Animal identification is like a bad penny, it just keeps coming back around. But unlike that penny, animal ID/traceback is becoming increasingly valuable in the marketplace and not having an all-inclusive program is becoming increasingly risky. Whether the final numbers for U.S. export sales close out 2011 at 25 percent or 27 percent of this year’s total production, keeping markets open is essential to pork producers’ viability and animal ID is key.

It’s been more than 25 years that I walked into a colleague’s office at the National Pork Producers Council to interview him for an article on — you guessed it — animal ID. I had been out of college just a few years, but had already attended several animal ID meetings and heard much debate and many challenges regarding the need to move forward with a multi-species’ program.

I walked in, sat down and said to my colleague, “Aren’t you sick of talking about animal ID? When is this ever going to move forward?” As an industry veteran, he had a diplomatic answer but also one that expressed confidence that it wouldn’t be many more years.  

Well, here we are 25+ years later and we’re still debating the logic behind identifying animals. Sure, the pork industry moved forward with an ID program of its own in 1987, and has excellent participation. Other species also have significant portions of their producers aligned in programs, often tied to efforts to clean up a nagging and costly disease.  

Still there are many outliers who want nothing to do with any kind of animal ID or traceability-- no way, no how. They are a tenacious and vocal bunch. Among their rally cries-- the cost is burdensome; people with just a few animals shouldn’t have to conform to ID requirements, it’s the big producers who pose the risk; or why should small producers have to ID their animals just because the big guys have the most to lose. But the most common obstacle is aligned with the argument that my animals are my business, no one else’s and certainly not the governments’. The idea that not only is big brother watching but he’s telling me what to do is the conviction that runs the deepest.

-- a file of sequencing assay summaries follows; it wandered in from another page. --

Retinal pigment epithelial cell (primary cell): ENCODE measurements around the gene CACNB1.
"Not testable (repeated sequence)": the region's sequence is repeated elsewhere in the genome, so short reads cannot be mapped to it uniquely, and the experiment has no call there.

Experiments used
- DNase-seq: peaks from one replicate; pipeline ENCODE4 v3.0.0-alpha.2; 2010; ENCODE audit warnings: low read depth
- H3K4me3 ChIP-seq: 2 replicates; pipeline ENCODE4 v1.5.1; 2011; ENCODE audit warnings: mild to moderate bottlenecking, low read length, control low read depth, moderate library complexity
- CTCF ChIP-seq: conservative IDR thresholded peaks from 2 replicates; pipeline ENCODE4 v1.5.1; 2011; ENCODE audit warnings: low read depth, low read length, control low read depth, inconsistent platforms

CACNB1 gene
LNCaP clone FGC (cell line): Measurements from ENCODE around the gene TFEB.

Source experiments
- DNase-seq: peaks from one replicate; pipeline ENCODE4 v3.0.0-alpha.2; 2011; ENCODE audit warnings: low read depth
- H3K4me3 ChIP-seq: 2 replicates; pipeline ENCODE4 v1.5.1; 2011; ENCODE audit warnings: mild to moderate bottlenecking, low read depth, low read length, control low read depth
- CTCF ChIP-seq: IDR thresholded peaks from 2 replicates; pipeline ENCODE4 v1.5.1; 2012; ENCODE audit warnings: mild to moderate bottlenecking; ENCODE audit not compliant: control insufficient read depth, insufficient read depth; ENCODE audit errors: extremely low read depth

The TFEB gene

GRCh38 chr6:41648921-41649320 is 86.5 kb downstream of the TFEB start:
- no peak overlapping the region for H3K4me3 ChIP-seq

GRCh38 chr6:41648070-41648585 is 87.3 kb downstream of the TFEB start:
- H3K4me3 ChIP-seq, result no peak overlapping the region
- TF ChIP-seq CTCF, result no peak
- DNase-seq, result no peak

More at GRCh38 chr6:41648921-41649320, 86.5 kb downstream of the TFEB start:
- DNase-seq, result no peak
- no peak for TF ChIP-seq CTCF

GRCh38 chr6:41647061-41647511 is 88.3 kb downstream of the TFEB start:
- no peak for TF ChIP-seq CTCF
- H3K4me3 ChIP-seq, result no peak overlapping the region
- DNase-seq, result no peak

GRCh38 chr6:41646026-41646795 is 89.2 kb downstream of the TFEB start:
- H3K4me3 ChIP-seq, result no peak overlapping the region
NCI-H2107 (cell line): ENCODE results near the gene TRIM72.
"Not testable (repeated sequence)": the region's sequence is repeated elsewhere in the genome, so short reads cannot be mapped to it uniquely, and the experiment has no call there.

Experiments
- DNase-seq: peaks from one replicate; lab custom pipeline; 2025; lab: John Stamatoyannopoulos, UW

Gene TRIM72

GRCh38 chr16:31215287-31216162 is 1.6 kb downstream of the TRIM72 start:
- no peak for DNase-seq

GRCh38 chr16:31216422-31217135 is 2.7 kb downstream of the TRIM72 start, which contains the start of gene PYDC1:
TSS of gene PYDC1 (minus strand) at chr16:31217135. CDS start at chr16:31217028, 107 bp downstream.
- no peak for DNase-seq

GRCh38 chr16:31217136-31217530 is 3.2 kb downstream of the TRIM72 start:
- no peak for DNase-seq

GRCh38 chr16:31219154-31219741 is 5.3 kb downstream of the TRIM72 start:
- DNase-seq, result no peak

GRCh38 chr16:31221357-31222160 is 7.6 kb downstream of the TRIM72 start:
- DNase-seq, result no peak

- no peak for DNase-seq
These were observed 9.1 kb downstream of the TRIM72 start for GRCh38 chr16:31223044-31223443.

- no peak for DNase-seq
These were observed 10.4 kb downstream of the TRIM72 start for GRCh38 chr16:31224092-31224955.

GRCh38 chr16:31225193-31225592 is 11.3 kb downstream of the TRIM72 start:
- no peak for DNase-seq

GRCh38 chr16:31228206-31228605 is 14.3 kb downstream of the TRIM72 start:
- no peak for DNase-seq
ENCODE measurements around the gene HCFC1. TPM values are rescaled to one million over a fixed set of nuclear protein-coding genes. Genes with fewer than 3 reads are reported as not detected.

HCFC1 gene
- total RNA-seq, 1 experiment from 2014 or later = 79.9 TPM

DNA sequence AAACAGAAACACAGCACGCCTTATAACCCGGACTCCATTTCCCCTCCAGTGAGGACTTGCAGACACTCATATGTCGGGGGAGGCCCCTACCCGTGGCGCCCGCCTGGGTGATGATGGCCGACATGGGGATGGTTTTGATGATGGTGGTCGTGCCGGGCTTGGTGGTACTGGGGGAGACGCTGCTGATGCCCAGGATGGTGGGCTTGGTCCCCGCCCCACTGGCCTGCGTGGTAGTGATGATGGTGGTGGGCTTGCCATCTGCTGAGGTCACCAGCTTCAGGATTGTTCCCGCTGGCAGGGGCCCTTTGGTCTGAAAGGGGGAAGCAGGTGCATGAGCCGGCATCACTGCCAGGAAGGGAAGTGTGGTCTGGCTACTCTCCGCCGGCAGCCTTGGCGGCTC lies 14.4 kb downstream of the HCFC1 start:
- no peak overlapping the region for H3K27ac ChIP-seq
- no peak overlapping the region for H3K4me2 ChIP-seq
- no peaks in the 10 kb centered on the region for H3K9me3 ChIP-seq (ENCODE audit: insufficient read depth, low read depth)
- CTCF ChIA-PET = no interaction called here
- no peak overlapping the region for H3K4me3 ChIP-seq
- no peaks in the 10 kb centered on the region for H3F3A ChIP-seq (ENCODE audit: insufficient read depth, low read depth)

Heaven forbid an outbreak of foreign animal disease, or a disease that we haven’t even gotten a hint of yet, surfaces. Not only would our export markets slam shut, but it would jeopardize our relationship with consumers at home. You know, our fellow citizens think we already are able to traceback the animals that are raised for their food.

But the notion that someone with a couple of cows, pigs, chickens or whatever is less of a risk than someone who’s made it their livelihood to produce meat for the world’s hungry population always makes me shake my head in wonder. Diseases and viruses are not selective; they do not skip over one site because there are just a few animals there. Nor are diseases always specific to one species. Foot-and-mouth disease of course is the poster child for just such a nightmare. Just ask folks with cloven-hoofed animals in Korea, China, England or any number of other countries.

No one knows how or when such a disease might surface, it could come from a person, another domestic animal, wildlife or simply from evolution— after all, that’s how viruses and bacteria survive.

We—as in the U.S. animal agriculture sector—need an effective, mandatory, all-inclusive animal ID program. Yes, I included the “m” word, because we all know even then it will be hard to get 100 percent involvement.

As I said, maintaining market access and customer trust with traceability isn’t exclusive to the export market, but the reality is without exports, anyone who sold a hog this year would have taken home $54 per animal less. Cattlemen would have been short $200 per head. More importantly, imagine what it would have happened if the U.S. market had to suddenly absorb 14 percent more cattle/beef and 27 percent more hogs/pork.  

USDA once again has a proposal in place for an animal ID/traceback program. It follows yet another series of listening sessions. A public comment period was extended from its Nov. 9 deadline to Dec. 9, so there’s still time to get your message across (and I know that includes those for and against animal ID.) Pork producers have done a tremendous job in the past letting USDA know how important animal ID is to U.S. agriculture. You may be sick of the delay and wonder when is this ever going to move forward, but get out your pen one more time and let USDA know how important animal ID/traceback is to you and the consumer.

It is the responsible thing to do.

(Note: To read the proposed rule and to get more information specific to livestock species, visit the USDA/APHIS Traceability website.

To submit comments electronically, go the Federal eRulemaking Portal. Or send your comments to:

Docket No. APHIS-2009-0091, Regulatory Analysis and Development, PPD, APHIS, Station 3A-03.8, 4700 River Road, Unit 118, Riverdale, MD 20737-1238.)